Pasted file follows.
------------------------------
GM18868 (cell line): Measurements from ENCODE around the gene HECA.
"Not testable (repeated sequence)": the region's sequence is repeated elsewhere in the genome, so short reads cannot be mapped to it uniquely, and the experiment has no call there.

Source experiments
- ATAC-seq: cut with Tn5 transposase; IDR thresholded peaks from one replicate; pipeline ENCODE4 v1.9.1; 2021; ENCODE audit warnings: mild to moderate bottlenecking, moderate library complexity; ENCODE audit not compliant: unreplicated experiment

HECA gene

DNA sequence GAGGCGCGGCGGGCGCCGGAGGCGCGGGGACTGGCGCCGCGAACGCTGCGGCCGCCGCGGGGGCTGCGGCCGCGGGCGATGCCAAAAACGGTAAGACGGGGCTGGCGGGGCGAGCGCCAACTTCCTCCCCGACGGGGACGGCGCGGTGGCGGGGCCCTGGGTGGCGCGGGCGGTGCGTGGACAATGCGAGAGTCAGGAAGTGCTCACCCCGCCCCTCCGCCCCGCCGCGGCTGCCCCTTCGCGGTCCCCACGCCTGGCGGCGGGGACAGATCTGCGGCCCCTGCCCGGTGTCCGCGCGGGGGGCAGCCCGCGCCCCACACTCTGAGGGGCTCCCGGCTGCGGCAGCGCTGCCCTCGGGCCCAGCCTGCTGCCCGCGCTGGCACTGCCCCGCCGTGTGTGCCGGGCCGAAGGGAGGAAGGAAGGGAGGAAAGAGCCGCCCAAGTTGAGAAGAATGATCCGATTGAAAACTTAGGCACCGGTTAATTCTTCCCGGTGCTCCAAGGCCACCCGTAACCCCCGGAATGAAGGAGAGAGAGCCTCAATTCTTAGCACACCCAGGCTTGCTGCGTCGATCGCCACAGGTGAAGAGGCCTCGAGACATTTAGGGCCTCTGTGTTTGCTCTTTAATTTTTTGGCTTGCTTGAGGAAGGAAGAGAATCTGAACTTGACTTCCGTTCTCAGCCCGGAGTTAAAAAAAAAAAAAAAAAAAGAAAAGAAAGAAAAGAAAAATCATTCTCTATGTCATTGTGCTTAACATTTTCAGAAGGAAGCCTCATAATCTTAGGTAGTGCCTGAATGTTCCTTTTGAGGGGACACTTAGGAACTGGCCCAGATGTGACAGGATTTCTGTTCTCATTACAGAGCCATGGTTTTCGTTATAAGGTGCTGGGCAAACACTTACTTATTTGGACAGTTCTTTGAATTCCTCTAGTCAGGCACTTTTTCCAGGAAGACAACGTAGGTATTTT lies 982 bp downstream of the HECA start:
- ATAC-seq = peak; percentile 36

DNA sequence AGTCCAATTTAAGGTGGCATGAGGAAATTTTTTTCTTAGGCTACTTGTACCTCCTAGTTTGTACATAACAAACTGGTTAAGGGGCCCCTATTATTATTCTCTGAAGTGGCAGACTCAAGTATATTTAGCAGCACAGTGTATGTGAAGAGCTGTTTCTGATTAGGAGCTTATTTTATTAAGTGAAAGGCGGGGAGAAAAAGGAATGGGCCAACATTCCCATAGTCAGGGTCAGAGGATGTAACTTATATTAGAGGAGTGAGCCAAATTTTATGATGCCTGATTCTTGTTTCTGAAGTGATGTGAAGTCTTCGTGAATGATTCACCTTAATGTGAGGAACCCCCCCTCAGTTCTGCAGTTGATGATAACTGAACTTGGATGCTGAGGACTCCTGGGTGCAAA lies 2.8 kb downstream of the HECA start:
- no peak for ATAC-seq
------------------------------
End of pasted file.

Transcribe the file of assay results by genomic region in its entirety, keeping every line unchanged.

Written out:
GM18868 (cell line): Measurements from ENCODE around the gene HECA.
"Not testable (repeated sequence)": the region's sequence is repeated elsewhere in the genome, so short reads cannot be mapped to it uniquely, and the experiment has no call there.

Source experiments
- ATAC-seq: cut with Tn5 transposase; IDR thresholded peaks from one replicate; pipeline ENCODE4 v1.9.1; 2021; ENCODE audit warnings: mild to moderate bottlenecking, moderate library complexity; ENCODE audit not compliant: unreplicated experiment

HECA gene

DNA sequence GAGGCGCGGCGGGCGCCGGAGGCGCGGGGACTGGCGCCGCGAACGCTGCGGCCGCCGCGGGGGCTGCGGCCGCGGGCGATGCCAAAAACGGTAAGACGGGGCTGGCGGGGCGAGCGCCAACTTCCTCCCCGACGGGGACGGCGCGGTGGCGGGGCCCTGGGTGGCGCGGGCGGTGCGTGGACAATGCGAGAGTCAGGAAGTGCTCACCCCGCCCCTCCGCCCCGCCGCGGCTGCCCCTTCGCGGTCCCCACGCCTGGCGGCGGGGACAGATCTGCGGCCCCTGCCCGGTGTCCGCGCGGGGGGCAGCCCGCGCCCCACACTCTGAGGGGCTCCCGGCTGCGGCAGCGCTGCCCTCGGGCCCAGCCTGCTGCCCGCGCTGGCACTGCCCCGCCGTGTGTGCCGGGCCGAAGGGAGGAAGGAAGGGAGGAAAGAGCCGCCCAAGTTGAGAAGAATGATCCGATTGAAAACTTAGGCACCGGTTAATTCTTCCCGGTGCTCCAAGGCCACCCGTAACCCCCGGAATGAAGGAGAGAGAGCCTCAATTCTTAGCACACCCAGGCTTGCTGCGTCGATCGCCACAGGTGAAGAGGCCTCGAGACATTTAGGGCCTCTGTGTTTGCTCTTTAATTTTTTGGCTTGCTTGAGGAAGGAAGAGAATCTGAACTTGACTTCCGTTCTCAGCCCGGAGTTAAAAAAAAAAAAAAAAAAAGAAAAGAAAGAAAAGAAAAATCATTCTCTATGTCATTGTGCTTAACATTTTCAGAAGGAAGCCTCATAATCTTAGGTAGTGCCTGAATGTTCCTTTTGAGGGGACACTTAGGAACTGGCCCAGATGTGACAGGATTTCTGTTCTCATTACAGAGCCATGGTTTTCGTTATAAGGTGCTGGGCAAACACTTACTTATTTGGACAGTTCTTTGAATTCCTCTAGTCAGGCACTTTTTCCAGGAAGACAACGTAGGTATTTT lies 982 bp downstream of the HECA start:
- ATAC-seq = peak; percentile 36

DNA sequence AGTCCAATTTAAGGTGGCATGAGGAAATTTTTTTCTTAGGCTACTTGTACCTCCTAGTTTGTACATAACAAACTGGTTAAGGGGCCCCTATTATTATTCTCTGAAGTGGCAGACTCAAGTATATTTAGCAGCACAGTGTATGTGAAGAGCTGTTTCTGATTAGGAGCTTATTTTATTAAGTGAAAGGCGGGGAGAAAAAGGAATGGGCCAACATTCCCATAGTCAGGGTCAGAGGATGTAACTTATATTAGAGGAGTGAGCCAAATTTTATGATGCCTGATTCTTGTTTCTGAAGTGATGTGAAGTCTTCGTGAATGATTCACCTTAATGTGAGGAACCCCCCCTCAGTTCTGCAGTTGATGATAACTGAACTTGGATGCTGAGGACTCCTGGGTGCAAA lies 2.8 kb downstream of the HECA start:
- no peak for ATAC-seq